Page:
Jane Clare: Too many plonks to be pinned down on a favourite

Our intrepid wine lover is often asked to name her favourite tipple, but the bottle she reaches for depends on a lot of things...

Jane Clare

I'm often asked to name my favourite wine.

Truth is, I don't really have one. Yes, I have preferences but what I decide to open at any one time can depend on my mood swings (there are many), what I'm eating (I like eating) and the time of year, even the time of day. Is it to drink with a Sunday summertime lunch or to indulge a late-night snuggle in a winter onesie.

But if I had to have a stab at a favourite red, it would be an Italian ripasso.

There's a fascinating relationship between a ripasso, a basic valpolicella and a lusciously rich, rounded, fulsome amarone wine – the Nigella Lawson of Italian reds.

I tasted a range from Alpha Zeta and spoke to Master of Wine David Gleave from Liberty Wines, which makes them. Just the name valpolicella – meaning the valley of many cellars – is enticing. The area,  says David, is rich with old techniques, producing wonderful wines “which won't scare you off”. 

Alpha Zeta ‘V’ Valpolicella 2012 (Richard Granger Wines, Corks Out, Ceci Paolo, Bay Tree Wine Company and others, at around £9. Check out their websites or try the useful www.wine- searcher.com)

David told me: “Basic valpolicella should be drunk young and it will have a good dark cherry perfume. It will be vibrant, with just the expressions of pure fruit. Drink it cool, it is wonderful.”

My notes simply said “moreish cherry crumble and custard on an indulgent Sunday”.

Alpha Zeta ‘A’ Amarone 2010 (Carruthers & Kent, Corks Out, Bentley's Wine, N. D. John Wine Merchants, www.slurp.co.uk from about £25)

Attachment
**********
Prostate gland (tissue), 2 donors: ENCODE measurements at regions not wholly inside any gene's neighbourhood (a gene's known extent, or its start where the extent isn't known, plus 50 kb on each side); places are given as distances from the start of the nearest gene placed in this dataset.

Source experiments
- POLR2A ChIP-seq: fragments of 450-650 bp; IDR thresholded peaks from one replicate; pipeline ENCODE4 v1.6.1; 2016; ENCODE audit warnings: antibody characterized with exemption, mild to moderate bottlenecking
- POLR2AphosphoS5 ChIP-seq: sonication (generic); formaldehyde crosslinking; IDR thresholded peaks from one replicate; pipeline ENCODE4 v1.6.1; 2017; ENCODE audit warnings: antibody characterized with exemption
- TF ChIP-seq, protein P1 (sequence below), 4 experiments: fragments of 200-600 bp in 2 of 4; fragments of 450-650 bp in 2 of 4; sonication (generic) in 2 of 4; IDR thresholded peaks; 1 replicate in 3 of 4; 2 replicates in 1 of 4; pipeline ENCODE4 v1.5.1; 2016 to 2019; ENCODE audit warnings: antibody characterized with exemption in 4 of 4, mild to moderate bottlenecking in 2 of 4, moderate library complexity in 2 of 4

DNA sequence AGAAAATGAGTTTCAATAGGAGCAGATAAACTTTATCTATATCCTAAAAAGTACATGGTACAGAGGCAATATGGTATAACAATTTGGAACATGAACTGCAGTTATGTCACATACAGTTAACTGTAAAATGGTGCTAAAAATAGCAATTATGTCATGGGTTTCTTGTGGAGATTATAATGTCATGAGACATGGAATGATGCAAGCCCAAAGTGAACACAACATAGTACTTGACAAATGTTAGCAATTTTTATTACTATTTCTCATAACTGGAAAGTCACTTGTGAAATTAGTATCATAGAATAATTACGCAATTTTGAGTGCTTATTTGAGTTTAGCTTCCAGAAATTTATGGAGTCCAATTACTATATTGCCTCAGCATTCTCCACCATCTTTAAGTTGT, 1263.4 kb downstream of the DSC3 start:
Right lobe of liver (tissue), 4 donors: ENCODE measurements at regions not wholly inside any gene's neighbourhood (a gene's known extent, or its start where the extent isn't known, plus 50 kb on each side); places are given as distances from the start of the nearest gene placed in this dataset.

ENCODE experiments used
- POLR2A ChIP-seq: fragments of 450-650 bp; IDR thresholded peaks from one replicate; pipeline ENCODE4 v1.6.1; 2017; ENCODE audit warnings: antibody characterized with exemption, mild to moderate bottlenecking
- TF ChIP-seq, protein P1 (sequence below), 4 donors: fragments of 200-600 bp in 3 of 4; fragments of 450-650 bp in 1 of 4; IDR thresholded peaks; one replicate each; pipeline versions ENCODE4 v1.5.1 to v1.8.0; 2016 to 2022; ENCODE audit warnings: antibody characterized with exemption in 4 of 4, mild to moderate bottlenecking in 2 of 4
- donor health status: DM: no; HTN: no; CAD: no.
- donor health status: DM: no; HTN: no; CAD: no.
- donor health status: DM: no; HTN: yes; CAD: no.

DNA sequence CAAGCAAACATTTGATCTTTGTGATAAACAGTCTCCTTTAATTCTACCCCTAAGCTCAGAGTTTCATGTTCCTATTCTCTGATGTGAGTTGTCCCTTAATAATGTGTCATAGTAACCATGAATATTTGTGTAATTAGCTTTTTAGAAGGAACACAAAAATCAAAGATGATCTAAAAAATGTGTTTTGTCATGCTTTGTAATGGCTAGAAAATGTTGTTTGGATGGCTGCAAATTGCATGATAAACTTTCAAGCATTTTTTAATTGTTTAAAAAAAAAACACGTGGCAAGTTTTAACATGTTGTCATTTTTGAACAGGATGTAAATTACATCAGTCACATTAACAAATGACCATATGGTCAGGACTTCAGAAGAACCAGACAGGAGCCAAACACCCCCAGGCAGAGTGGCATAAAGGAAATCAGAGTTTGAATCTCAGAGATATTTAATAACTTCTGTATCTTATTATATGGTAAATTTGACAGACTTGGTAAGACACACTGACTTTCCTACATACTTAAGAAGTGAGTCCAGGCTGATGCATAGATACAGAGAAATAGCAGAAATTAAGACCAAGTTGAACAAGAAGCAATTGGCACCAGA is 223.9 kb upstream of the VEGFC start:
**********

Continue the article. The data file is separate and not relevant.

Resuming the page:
Italy has a long tradition of making wines from dried grapes – the process is known as passito and it was introduced to the country by the Greeks 3,000 years ago.

David explains the wine-making process. “Grapes are picked and packed in single layers in plastic crates avoiding excessive handling. They are then stacked onto palettes and taken to the drying rooms direct from the vineyard. They are then dried for around three months but retaining the freshness. After drying, the wine is fermented on the skins for about two to three weeks before moved into barrels where they are aged.”

What a wonderful wine. On the nose, raisins and fruit cake and to taste bitter chocolate with essence of mulled wine. A bold wine but with added feminine sexiness. My words, not David's.

Finally, the reason why we're here.

Alpha Zeta ‘R’ Valpolicella Superiore Ripasso 2011 (stockists as before, prices vary £11-£13).

Skins and grapes used to make amarone are refermented in basic valpolicella. David explains. “Ripasso was born out of frugality – from a waste-not want-not culture. It's like using a teabag twice – but the grapes are good grapes and still have plenty more to offer.”

So yes, ruby-red ripasso is one of my favourites. It is soft, supple, with both fresh fruit and murmurs of fruit cake on the nose, and to taste is packed with cherry puree and has creamy flirtations with vanilla and chocolate. It's a baby amarone at half the price.

Hot off the press, an Italian wine won a “best buy” accolade a couple of days ago. The Co-operative’s own-brand Prosecco DOC Special Cuvée Brut has scooped a Which? “best buy” by taking top marks in a consumer taste test in the magazine's December issue. The award-winner is £6.49 (reduced from £9.99) until January 3.

 
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